In addition to understanding the trade-offs of interface design, you should also encourage flawed design advice. To effectively assess the costs and benefits of interacting with the interface design, you need to dabble in a variety of areas: from cognitive learning to human learning to graphic design. You can evaluate user interface design more effectively only if you create a huge knowledge store for how people interact with the application. This is not just a matter of right and wrong, because spending is always related to the benefits that are brought.

For example, your page font may be small, which is quite difficult for some older people to read. That's the cost. But this provides more information on one screen, and less scrolling, reducing scrolling reduces physical manipulation and cognitive input. Now assume that your user age is 90% between 21-30 years old, so comparing other solutions, the smaller fonts will be better, and the network availability will be higher.

The chosen scenario is not perfect, but it provides better usability. You can also raise objections with good alternatives to bad design, but for your particular application, choosing this option is the smartest. You must measure it in the full application to select the most appropriate solution.

Understand the eclectic principles that are ubiquitous in the design of the interface and should be instilled in the entire project team, even by every ordinary employee. The debate over the user interface should be encouraged. By understanding, evaluating, and interpreting eclectic principles in each design, you can design a more usable and persuasive interface.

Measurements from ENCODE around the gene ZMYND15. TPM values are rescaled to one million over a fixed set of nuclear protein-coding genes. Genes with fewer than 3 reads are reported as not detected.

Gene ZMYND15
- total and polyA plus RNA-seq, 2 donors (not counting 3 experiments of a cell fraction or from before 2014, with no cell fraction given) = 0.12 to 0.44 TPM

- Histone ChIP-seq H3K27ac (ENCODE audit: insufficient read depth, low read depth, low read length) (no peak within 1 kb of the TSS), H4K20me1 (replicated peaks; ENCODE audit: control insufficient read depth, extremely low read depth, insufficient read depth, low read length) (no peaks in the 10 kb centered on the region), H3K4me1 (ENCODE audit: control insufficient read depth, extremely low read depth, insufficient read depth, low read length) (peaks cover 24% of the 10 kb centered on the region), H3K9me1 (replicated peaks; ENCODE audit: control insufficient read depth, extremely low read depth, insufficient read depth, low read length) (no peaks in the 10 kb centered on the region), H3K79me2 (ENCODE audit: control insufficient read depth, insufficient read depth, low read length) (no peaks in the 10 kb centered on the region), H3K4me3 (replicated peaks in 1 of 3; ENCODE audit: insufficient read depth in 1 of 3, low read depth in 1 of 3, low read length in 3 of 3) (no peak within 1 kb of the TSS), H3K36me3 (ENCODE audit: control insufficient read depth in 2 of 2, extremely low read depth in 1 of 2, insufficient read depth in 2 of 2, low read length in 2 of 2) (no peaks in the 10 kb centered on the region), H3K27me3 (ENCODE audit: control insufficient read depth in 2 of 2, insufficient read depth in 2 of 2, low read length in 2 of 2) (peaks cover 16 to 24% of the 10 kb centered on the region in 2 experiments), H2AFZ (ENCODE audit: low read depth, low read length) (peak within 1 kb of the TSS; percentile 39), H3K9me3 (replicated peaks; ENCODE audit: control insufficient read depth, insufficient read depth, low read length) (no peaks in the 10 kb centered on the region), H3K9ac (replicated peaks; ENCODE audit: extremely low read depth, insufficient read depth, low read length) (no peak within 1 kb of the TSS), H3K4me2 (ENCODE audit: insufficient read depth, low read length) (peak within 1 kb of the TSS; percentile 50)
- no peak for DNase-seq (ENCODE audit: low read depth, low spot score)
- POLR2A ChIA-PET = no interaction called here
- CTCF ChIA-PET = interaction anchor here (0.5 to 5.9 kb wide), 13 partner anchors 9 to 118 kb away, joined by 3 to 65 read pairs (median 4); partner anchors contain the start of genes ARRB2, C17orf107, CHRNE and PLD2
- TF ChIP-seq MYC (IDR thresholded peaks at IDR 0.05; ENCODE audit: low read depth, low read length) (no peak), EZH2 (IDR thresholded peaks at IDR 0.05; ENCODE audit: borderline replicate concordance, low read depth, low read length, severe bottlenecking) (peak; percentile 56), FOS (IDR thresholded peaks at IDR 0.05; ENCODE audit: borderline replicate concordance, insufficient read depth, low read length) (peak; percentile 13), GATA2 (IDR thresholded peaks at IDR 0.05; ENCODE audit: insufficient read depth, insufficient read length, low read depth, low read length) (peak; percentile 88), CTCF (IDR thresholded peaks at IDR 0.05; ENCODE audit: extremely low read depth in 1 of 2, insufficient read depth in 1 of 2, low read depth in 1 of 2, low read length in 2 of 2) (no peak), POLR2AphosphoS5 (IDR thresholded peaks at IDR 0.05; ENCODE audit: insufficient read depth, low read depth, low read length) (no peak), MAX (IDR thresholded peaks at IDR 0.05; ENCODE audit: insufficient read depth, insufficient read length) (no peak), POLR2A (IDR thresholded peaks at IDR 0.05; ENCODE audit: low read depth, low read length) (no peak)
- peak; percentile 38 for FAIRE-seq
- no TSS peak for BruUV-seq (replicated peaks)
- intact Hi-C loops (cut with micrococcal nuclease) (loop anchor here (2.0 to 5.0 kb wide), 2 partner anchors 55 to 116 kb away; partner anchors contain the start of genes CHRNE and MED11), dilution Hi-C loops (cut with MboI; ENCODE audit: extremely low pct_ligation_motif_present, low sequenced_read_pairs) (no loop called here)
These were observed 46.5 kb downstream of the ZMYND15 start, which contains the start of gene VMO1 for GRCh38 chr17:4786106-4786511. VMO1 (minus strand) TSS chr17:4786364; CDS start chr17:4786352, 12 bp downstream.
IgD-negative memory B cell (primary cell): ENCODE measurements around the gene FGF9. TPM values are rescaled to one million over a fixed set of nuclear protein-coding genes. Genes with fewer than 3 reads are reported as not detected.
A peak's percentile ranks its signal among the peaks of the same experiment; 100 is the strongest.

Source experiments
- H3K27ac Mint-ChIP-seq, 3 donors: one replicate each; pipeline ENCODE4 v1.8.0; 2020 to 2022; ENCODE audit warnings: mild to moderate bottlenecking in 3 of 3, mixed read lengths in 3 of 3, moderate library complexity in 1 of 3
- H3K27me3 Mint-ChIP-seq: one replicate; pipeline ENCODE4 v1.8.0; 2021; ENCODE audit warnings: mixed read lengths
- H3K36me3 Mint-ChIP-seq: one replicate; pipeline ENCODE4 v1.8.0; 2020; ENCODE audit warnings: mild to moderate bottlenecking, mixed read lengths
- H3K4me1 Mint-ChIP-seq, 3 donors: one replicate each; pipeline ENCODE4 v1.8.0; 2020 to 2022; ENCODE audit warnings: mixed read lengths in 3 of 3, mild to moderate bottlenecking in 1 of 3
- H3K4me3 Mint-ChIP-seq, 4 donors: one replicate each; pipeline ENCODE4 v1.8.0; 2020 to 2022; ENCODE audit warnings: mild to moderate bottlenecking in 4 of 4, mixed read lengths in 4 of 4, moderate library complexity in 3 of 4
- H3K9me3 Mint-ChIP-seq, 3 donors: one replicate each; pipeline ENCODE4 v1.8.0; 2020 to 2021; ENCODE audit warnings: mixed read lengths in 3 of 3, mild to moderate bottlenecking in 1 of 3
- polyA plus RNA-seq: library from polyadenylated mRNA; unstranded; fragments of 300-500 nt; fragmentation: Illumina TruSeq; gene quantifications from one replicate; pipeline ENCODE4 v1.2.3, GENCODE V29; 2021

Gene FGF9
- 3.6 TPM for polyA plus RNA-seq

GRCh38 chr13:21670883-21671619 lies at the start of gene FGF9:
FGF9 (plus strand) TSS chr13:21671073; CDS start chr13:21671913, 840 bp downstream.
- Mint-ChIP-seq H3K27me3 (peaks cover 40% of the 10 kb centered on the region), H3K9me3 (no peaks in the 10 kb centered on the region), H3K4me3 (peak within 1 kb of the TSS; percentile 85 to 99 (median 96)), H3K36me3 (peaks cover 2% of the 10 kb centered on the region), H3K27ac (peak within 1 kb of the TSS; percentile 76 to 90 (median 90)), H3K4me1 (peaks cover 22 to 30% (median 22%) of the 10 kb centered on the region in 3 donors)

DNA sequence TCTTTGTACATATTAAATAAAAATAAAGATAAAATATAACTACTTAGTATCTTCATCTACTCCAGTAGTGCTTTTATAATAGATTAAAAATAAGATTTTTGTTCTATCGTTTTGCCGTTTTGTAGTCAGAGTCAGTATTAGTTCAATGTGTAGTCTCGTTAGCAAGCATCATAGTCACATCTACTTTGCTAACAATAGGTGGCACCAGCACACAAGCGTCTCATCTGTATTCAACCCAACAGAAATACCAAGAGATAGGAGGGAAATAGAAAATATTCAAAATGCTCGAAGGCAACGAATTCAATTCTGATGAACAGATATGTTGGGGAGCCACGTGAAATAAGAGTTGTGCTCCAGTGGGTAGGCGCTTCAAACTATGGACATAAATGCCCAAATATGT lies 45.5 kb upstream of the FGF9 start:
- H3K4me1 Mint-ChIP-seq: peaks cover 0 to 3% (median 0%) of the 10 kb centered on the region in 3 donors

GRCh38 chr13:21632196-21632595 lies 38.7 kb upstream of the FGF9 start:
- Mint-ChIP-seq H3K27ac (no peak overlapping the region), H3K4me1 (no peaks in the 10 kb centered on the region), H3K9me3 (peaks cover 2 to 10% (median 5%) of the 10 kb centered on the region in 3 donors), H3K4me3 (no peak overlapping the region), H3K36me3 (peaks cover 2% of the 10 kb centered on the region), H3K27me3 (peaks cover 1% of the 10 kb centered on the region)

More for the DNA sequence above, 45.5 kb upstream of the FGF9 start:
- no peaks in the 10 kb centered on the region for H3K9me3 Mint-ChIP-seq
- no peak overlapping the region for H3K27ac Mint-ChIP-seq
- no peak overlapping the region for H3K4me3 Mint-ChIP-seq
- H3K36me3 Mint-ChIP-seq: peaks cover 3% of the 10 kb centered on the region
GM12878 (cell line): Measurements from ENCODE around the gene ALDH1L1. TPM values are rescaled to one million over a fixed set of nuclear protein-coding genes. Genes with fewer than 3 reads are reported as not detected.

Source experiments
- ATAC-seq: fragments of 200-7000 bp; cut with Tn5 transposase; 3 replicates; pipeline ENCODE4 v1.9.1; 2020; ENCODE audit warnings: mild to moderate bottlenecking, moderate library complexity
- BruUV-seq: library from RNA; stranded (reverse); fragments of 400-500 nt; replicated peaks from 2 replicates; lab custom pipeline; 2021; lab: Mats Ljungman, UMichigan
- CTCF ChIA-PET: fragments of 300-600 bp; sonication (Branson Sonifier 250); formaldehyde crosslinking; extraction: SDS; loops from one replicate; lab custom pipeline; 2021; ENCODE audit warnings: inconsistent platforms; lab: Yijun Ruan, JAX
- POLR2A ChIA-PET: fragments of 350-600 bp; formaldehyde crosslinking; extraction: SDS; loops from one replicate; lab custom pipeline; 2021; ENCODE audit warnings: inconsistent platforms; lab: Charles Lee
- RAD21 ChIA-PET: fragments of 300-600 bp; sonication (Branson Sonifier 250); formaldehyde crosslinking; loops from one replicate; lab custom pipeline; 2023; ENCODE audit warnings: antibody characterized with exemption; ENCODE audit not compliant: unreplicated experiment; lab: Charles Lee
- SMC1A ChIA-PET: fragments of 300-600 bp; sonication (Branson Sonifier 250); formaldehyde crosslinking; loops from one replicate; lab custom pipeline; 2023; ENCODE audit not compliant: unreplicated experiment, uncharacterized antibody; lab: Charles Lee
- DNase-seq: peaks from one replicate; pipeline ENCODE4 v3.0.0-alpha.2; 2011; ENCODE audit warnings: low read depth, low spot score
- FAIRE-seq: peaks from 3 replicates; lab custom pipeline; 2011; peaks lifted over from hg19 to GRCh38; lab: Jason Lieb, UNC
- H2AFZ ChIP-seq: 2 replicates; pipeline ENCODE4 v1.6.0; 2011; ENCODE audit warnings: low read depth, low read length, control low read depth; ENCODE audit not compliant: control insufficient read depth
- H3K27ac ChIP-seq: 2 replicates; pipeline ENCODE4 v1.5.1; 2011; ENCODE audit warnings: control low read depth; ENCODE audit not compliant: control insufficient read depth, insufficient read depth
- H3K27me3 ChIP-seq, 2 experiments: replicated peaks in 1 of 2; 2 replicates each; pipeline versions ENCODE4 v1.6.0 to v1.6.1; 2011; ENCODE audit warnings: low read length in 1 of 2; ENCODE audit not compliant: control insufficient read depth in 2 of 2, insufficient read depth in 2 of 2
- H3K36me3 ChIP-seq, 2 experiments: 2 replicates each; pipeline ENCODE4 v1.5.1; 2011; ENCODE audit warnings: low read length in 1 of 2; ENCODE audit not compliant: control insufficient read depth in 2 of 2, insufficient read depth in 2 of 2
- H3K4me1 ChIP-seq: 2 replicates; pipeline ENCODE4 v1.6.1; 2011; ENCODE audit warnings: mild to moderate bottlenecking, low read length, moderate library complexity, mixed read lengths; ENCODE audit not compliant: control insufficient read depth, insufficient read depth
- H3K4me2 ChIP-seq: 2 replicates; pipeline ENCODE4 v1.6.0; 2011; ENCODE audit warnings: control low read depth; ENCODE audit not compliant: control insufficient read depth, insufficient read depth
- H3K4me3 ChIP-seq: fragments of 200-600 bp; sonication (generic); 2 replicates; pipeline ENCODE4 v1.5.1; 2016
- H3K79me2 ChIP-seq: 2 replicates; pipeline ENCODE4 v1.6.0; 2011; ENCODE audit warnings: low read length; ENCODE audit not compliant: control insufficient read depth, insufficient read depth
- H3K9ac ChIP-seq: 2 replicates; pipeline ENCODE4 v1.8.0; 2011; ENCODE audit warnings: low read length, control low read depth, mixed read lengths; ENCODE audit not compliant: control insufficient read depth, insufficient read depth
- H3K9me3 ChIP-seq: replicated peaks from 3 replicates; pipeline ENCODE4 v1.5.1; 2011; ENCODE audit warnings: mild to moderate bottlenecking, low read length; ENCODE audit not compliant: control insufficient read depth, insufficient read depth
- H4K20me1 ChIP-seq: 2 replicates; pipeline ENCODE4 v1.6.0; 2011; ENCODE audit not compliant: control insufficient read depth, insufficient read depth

The assessment of Success

When evaluating whether a design is better or not, you need a user interface guideline to evaluate, and here are some elements of the quality of the user interface:

    • Easy to learn and easy to remember
    • Validity of Use
    • Error rate, scalability, and recoverability
    • Personal Satisfaction Degree

Each factor is likely to be important in evaluating the application's final use effect. For example, the effectiveness of the use may be useful for high-end user programs, and the market for brochures is not necessarily as effective. While this shift may increase personal satisfaction. But every design decision should be tested by the above four factors.

Broad compromise principle

Compromise should not end with screen design. In the user interface design occupies a lot of components include: Network information statistics (such as what browser, platform, display size, etc.), thin/fat/rich client system, development time and cost resources. Usability takes up a lot of weight in evaluating tradeoffs, but some problems in real-world use environments are becoming increasingly important. For example, if a design is much better than the other, is it worth 10,000 dollars to develop it? Is this part of the enhancement worthwhile? In turn, do you think that saving this money has weakened usability? Such discussions are so realistic that they need to be carefully evaluated.

As long as you realize that user interface design is based on compromise, it will help us to clearly understand why we are so designed. This reduces the risk of a good interface design cheating, especially for those who see only one aspect of things. By clearly listing the implications of spending, benefits, and interactive design, you can better illustrate others and get more support. In short, if we can follow the principle of compromise, we can look at the pros and cons correctly. Just hope not to bring us ugly things. Finish